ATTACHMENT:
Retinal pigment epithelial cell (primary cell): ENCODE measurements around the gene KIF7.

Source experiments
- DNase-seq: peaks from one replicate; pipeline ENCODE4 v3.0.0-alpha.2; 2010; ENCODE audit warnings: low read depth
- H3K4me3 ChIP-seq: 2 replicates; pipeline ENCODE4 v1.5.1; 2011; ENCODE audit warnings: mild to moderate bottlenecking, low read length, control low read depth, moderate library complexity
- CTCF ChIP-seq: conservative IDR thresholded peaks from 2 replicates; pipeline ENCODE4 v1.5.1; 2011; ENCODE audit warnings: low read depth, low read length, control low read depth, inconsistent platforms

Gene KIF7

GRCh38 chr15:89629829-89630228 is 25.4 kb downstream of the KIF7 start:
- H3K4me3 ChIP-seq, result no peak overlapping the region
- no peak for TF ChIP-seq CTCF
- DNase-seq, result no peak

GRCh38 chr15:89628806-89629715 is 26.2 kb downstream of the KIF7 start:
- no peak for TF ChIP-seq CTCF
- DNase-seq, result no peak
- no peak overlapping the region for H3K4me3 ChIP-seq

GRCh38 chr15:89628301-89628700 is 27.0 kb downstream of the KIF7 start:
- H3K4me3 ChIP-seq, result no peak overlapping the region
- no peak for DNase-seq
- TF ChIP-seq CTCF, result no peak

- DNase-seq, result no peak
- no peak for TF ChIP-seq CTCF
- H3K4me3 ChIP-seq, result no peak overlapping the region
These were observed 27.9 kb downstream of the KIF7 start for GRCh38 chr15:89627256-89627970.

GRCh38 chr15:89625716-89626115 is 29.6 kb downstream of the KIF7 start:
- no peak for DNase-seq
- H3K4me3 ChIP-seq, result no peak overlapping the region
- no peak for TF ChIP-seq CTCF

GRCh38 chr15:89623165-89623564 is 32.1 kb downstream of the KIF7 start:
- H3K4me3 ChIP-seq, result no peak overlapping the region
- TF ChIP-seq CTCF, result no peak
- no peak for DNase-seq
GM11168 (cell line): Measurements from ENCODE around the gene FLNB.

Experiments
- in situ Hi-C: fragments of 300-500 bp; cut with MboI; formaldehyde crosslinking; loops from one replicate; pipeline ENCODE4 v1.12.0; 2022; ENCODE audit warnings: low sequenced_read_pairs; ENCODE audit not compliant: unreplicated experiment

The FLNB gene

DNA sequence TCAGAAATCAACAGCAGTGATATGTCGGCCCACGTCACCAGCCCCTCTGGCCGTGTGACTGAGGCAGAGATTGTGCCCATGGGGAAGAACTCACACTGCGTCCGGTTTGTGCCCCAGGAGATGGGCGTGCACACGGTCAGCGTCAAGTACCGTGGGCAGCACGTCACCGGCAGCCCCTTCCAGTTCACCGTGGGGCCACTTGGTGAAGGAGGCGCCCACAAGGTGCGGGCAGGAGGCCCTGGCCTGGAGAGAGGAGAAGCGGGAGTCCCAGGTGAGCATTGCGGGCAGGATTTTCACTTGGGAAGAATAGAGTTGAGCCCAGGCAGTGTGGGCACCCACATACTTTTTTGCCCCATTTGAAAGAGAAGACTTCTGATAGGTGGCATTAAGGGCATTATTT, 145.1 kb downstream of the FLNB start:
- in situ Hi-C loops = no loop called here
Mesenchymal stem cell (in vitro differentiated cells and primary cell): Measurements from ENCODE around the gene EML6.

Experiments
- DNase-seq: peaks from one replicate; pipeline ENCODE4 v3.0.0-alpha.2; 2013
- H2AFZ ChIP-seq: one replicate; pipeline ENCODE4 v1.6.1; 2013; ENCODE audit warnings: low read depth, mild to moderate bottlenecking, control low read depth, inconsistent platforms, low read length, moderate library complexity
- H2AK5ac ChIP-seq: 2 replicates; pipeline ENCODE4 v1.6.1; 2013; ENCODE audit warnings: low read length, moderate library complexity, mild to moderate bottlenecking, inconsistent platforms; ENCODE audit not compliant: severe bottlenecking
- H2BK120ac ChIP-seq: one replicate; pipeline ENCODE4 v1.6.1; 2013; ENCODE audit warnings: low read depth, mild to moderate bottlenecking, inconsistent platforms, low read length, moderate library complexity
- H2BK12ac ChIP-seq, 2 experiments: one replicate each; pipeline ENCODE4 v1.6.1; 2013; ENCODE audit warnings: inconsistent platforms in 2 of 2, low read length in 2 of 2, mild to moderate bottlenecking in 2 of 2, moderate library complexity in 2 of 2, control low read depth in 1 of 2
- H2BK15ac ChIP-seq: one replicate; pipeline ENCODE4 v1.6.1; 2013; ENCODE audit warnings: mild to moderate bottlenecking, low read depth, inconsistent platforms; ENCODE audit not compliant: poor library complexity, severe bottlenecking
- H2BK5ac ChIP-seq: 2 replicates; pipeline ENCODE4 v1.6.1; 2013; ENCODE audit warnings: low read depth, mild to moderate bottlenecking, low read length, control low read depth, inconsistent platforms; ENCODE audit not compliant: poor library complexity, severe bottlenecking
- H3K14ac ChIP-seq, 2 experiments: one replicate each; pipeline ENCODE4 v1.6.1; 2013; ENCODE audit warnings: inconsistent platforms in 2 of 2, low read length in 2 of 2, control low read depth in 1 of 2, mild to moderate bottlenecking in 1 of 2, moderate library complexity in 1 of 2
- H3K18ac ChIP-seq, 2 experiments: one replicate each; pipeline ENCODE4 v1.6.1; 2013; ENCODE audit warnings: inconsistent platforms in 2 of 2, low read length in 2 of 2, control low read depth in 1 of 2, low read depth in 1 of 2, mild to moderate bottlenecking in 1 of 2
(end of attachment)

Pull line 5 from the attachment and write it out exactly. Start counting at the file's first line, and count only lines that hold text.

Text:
- CTCF ChIP-seq: conservative IDR thresholded peaks from 2 replicates; pipeline ENCODE4 v1.5.1; 2011; ENCODE audit warnings: low read depth, low read length, control low read depth, inconsistent platforms